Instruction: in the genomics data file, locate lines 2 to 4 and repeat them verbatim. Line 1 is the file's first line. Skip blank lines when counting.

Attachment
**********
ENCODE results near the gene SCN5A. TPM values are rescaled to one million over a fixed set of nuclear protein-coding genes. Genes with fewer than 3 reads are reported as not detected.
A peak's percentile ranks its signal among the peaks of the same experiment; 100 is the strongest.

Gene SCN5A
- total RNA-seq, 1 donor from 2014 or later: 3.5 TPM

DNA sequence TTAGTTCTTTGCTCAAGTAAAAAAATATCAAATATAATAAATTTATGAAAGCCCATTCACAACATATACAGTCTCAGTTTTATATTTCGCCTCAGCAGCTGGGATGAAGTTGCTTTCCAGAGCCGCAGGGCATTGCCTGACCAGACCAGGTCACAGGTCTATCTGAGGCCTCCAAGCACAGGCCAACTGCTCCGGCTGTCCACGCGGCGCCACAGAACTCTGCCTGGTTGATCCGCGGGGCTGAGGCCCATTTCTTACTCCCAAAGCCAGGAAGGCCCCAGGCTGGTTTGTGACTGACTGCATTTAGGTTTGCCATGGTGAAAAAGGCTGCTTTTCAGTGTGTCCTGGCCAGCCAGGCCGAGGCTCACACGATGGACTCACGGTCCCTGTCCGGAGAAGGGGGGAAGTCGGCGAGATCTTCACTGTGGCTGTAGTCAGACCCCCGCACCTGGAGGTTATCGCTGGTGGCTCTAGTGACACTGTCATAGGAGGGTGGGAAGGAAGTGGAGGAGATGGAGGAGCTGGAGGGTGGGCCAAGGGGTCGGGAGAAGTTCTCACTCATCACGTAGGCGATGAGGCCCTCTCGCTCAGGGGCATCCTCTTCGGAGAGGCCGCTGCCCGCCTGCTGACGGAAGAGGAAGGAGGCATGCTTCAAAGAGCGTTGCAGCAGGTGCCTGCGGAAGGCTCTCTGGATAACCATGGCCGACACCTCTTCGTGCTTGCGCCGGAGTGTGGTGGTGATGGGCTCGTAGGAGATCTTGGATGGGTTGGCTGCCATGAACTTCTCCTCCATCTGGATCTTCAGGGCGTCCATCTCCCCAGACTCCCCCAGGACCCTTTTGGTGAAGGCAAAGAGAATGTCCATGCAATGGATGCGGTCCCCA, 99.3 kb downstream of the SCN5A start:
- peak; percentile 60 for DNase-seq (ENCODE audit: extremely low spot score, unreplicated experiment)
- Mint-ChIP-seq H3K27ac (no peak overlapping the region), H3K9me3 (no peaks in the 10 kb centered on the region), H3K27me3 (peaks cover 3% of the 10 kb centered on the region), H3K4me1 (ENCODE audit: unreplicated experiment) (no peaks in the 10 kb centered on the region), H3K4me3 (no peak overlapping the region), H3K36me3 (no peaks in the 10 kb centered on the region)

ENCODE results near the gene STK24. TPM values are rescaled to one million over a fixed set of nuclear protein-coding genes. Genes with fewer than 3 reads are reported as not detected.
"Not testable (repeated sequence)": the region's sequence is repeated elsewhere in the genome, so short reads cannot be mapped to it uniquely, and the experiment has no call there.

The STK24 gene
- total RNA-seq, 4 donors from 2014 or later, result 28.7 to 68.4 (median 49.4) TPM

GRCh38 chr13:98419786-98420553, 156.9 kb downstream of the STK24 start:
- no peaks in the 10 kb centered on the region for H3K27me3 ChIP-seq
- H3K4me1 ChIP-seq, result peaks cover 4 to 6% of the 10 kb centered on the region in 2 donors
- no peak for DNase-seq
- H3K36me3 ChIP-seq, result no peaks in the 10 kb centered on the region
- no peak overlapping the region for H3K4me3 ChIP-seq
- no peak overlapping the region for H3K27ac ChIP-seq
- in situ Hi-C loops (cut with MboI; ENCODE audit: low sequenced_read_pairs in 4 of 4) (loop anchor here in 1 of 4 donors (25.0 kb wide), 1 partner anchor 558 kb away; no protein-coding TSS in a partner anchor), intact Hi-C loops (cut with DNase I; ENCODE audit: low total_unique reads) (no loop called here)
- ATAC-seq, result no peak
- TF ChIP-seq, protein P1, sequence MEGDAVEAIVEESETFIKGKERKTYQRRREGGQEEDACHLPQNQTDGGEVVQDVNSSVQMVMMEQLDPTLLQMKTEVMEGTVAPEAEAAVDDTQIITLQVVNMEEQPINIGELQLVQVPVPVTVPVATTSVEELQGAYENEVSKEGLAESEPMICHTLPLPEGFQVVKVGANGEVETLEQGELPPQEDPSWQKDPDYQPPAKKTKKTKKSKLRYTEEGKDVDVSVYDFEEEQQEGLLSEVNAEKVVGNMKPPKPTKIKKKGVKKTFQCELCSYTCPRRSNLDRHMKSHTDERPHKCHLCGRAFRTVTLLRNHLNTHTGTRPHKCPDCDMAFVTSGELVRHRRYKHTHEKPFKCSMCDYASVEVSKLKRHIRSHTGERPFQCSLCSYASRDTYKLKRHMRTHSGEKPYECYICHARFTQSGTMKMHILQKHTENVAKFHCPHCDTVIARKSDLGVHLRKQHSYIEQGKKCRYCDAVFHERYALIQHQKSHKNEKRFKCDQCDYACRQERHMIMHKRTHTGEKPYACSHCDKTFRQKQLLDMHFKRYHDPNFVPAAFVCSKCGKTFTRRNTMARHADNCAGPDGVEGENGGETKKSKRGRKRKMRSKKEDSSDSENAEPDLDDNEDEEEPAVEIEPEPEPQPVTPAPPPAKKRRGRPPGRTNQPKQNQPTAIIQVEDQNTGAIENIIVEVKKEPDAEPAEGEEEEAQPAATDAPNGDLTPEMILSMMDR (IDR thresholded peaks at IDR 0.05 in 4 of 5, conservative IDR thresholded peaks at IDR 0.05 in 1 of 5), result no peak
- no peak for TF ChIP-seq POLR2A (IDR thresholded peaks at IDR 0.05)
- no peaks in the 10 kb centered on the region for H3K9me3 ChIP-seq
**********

A peak's percentile ranks its signal among the peaks of the same experiment; 100 is the strongest.

Gene SCN5A
- total RNA-seq, 1 donor from 2014 or later: 3.5 TPM